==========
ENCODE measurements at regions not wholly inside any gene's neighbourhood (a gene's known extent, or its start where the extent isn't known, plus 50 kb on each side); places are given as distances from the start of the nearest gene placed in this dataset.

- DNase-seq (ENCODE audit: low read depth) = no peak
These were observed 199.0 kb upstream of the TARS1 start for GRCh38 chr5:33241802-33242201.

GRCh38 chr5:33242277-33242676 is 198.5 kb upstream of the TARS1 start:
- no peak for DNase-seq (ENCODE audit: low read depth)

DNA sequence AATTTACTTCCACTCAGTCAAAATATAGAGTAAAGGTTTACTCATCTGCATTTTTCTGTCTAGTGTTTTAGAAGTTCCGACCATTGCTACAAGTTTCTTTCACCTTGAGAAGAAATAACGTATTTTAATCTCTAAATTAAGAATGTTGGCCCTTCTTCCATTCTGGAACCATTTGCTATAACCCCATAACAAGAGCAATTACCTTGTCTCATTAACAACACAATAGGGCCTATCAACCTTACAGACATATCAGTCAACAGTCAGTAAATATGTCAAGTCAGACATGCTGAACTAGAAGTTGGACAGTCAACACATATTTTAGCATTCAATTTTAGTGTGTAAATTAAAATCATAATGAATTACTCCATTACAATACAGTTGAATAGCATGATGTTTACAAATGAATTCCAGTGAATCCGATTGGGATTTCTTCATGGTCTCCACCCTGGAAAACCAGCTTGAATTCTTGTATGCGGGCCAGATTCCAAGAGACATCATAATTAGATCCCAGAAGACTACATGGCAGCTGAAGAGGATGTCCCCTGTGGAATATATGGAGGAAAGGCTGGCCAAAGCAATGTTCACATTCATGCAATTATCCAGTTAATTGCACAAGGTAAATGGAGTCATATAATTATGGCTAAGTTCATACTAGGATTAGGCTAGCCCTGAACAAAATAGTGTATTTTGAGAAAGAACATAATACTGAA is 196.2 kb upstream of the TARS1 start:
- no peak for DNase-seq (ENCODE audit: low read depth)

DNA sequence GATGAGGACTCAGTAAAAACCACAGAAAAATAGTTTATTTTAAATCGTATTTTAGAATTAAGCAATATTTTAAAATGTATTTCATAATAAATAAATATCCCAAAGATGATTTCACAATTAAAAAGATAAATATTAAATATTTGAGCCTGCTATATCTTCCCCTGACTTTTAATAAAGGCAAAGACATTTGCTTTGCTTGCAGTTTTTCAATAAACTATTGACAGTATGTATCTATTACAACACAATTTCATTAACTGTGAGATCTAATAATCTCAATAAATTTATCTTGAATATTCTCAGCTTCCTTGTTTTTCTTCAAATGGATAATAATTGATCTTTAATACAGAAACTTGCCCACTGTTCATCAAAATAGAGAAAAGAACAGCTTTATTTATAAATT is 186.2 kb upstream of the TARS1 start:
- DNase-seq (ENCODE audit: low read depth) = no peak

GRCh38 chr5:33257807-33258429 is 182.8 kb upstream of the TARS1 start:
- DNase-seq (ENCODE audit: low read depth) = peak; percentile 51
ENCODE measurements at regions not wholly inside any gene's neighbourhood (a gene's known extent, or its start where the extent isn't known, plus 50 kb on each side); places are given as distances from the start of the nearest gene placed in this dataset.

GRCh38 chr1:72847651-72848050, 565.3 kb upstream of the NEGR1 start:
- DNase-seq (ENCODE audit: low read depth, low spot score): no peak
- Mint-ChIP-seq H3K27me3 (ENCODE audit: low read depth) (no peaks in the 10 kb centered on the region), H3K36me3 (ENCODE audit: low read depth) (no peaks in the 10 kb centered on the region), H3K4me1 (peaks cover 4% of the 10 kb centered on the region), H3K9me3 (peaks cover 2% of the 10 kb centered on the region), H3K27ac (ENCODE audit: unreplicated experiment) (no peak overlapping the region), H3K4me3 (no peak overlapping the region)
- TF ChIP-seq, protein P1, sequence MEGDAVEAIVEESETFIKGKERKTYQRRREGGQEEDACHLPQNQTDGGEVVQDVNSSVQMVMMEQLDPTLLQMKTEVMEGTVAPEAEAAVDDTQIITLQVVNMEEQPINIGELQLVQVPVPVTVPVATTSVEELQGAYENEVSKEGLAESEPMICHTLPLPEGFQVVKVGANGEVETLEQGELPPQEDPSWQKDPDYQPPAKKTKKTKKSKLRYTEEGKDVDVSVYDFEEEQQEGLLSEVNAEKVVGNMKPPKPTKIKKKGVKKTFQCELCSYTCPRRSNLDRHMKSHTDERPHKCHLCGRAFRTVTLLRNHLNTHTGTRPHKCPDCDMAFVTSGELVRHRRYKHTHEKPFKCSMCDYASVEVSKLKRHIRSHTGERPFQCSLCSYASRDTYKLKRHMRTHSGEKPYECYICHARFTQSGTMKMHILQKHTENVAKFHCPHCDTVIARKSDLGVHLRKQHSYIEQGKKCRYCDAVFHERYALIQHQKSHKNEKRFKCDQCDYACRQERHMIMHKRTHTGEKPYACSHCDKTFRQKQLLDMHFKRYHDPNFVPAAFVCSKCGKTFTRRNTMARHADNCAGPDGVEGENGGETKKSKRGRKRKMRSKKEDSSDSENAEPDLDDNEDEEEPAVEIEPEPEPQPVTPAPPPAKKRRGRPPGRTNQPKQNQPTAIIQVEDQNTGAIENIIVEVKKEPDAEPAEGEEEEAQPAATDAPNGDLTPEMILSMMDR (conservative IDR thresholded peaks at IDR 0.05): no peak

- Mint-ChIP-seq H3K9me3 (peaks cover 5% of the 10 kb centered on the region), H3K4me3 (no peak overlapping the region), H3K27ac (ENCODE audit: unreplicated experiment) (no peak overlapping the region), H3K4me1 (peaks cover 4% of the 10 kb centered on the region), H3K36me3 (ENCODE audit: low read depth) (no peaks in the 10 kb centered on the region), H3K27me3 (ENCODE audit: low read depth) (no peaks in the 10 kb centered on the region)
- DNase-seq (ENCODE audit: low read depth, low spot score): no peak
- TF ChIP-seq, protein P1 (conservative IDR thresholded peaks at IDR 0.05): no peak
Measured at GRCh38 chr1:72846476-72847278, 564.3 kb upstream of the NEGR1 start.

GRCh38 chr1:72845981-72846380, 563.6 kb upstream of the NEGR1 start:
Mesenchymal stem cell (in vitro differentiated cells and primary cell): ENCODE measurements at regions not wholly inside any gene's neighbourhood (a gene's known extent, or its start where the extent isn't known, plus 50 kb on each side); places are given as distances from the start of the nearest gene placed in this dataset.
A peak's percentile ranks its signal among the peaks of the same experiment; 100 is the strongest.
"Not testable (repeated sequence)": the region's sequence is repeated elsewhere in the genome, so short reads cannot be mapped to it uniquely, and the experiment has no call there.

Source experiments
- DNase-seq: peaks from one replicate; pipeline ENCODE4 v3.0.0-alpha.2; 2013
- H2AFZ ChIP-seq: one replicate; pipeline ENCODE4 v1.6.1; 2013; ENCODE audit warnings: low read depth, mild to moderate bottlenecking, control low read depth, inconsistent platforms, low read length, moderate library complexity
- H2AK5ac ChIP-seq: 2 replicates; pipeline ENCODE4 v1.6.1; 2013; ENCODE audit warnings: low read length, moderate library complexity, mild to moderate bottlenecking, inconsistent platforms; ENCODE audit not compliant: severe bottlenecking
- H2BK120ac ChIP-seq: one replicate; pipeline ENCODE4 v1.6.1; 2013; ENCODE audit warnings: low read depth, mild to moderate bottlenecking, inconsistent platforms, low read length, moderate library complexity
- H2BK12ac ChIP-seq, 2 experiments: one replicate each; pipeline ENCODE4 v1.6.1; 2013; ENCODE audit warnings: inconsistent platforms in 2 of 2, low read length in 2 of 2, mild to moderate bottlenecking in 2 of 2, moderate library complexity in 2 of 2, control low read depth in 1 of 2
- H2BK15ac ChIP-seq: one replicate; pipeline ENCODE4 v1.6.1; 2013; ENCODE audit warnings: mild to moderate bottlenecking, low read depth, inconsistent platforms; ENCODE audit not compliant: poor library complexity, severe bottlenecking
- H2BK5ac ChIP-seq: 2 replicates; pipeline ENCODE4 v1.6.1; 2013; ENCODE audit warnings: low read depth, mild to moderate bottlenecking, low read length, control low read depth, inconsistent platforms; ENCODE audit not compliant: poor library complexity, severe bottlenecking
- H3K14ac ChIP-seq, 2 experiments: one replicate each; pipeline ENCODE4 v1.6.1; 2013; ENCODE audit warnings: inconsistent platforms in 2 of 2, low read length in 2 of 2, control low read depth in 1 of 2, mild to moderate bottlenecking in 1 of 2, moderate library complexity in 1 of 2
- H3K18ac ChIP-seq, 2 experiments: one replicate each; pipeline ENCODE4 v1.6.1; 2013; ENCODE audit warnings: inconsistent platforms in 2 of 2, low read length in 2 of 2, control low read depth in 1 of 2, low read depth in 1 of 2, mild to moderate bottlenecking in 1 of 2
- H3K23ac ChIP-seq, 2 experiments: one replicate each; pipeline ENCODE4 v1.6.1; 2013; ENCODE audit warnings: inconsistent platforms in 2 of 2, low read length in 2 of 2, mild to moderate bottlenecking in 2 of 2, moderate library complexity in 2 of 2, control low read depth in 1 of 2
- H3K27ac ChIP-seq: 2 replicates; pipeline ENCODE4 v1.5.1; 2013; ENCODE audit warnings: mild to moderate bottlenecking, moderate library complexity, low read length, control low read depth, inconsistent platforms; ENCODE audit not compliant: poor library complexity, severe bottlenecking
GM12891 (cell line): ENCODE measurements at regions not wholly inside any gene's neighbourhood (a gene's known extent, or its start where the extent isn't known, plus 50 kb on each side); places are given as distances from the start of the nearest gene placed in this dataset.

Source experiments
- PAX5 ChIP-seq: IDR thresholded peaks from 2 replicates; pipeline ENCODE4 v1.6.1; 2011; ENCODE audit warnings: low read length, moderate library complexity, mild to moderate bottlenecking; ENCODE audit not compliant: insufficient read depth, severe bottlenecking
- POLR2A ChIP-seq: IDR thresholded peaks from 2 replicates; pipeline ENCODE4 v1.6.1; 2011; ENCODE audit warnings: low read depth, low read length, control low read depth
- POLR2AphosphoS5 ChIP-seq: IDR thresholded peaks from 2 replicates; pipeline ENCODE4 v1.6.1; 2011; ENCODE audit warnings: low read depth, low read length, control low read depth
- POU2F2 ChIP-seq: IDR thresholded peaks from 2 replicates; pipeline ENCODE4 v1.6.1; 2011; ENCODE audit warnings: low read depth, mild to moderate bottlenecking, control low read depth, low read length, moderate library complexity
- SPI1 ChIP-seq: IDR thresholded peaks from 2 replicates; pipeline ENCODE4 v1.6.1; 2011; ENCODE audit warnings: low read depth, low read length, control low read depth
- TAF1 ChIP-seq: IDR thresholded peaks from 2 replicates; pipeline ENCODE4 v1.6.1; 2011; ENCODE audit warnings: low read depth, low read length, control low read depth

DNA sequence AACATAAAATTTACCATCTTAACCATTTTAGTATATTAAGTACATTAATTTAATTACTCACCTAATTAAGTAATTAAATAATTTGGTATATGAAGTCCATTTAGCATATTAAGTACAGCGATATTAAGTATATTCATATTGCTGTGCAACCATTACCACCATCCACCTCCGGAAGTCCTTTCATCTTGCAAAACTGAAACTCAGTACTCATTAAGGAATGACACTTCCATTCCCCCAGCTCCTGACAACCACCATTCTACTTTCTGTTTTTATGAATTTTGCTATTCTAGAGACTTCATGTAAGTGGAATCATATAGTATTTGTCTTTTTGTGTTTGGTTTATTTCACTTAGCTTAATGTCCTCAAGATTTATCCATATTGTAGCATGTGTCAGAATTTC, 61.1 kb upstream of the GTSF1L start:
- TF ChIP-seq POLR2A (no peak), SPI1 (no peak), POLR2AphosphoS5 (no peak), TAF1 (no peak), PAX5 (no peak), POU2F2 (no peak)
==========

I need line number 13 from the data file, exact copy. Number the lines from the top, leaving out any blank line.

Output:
GRCh38 chr1:72847651-72848050, 565.3 kb upstream of the NEGR1 start: